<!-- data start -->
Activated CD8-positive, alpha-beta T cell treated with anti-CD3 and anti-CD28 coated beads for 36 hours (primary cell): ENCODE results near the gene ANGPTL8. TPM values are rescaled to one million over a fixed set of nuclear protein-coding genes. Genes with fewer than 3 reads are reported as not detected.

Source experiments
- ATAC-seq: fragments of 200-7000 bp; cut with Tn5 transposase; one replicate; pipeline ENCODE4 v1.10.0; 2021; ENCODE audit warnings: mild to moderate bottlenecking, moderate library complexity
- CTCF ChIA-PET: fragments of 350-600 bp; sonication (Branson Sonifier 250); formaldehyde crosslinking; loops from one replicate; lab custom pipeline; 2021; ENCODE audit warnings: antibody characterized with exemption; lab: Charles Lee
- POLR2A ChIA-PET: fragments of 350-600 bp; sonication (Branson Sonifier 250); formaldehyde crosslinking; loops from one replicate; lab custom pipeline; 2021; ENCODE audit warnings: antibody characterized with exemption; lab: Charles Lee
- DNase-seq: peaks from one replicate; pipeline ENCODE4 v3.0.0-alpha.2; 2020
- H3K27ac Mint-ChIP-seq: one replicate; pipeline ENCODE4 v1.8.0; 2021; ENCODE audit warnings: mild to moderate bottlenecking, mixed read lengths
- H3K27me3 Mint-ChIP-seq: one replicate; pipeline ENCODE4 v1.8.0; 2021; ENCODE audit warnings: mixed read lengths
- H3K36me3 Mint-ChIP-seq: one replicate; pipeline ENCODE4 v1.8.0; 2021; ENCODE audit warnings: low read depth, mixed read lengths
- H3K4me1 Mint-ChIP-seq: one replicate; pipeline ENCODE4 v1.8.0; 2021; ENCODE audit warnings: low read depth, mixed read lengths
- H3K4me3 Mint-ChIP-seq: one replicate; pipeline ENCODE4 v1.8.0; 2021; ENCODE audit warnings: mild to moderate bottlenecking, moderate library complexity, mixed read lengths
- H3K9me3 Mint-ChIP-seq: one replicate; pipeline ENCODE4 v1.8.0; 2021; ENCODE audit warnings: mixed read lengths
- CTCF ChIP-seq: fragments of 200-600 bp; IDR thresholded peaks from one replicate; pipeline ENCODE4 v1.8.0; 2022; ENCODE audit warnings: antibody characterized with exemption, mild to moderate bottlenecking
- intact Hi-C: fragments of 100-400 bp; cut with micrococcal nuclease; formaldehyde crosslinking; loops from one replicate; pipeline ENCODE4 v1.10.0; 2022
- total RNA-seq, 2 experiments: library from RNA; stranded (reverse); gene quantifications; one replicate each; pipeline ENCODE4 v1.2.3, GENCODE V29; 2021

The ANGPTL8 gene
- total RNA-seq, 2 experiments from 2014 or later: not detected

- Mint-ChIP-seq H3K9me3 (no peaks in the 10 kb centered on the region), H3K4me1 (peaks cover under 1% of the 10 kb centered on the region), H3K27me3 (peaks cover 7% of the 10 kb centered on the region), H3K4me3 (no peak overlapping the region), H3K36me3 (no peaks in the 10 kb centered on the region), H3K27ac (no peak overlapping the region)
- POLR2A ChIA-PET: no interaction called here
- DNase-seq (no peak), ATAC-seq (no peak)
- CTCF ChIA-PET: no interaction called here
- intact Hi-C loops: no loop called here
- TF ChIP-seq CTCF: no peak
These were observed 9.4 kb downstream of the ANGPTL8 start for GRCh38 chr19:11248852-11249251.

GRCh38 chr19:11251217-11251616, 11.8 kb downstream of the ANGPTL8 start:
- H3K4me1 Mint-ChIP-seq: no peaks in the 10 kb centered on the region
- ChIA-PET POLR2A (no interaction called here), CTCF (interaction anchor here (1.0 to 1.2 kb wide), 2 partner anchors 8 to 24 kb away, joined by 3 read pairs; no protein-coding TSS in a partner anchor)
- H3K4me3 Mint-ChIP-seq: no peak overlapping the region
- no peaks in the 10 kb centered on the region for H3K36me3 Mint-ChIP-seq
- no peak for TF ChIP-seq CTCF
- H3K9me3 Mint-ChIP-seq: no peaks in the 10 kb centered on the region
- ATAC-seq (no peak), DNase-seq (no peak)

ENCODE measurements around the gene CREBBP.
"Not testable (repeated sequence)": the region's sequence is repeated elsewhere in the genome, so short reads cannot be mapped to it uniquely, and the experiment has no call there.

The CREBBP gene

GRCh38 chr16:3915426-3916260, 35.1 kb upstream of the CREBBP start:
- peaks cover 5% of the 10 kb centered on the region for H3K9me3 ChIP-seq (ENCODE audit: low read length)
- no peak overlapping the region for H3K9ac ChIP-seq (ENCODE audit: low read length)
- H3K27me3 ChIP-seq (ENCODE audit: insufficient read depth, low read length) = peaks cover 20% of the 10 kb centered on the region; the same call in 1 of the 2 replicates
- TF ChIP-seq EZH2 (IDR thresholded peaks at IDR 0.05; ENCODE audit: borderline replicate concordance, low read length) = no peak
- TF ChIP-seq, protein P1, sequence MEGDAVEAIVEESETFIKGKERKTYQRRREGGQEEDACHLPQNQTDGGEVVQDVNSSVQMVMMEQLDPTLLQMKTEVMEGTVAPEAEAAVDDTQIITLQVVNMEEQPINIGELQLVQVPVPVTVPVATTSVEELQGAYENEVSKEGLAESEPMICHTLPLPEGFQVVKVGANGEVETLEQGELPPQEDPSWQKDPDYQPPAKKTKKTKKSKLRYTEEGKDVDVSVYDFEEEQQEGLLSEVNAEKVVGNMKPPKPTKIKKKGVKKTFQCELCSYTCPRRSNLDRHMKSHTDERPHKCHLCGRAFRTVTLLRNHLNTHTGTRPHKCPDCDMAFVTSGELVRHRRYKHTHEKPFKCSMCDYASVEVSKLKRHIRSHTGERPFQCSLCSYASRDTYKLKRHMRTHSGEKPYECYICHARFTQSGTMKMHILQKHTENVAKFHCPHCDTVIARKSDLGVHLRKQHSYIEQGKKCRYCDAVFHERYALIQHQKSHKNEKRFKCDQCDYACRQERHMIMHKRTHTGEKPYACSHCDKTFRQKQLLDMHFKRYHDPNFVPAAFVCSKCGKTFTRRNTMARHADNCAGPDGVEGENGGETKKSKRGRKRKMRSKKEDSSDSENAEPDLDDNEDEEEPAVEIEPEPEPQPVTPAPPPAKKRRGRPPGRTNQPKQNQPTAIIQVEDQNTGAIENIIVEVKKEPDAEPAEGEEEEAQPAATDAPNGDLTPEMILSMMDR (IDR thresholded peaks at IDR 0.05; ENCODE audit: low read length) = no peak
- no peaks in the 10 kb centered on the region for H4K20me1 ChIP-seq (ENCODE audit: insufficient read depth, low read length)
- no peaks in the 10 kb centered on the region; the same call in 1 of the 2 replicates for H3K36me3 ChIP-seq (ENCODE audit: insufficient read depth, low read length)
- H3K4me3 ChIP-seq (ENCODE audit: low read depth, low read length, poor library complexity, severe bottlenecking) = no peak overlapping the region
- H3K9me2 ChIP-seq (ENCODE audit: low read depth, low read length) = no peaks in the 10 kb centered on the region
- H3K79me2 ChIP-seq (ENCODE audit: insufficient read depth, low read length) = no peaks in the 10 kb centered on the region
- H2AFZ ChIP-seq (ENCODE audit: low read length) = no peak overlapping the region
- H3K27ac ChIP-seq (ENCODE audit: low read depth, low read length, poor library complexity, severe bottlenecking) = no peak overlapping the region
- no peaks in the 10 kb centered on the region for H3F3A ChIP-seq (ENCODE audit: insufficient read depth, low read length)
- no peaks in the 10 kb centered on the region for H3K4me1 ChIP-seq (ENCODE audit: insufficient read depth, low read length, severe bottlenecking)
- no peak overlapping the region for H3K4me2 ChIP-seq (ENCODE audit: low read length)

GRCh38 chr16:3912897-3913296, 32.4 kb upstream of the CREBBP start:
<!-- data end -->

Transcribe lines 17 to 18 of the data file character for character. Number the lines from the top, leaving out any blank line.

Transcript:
- total RNA-seq, 2 experiments from 2014 or later: not detected

- Mint-ChIP-seq H3K9me3 (no peaks in the 10 kb centered on the region), H3K4me1 (peaks cover under 1% of the 10 kb centered on the region), H3K27me3 (peaks cover 7% of the 10 kb centered on the region), H3K4me3 (no peak overlapping the region), H3K36me3 (no peaks in the 10 kb centered on the region), H3K27ac (no peak overlapping the region)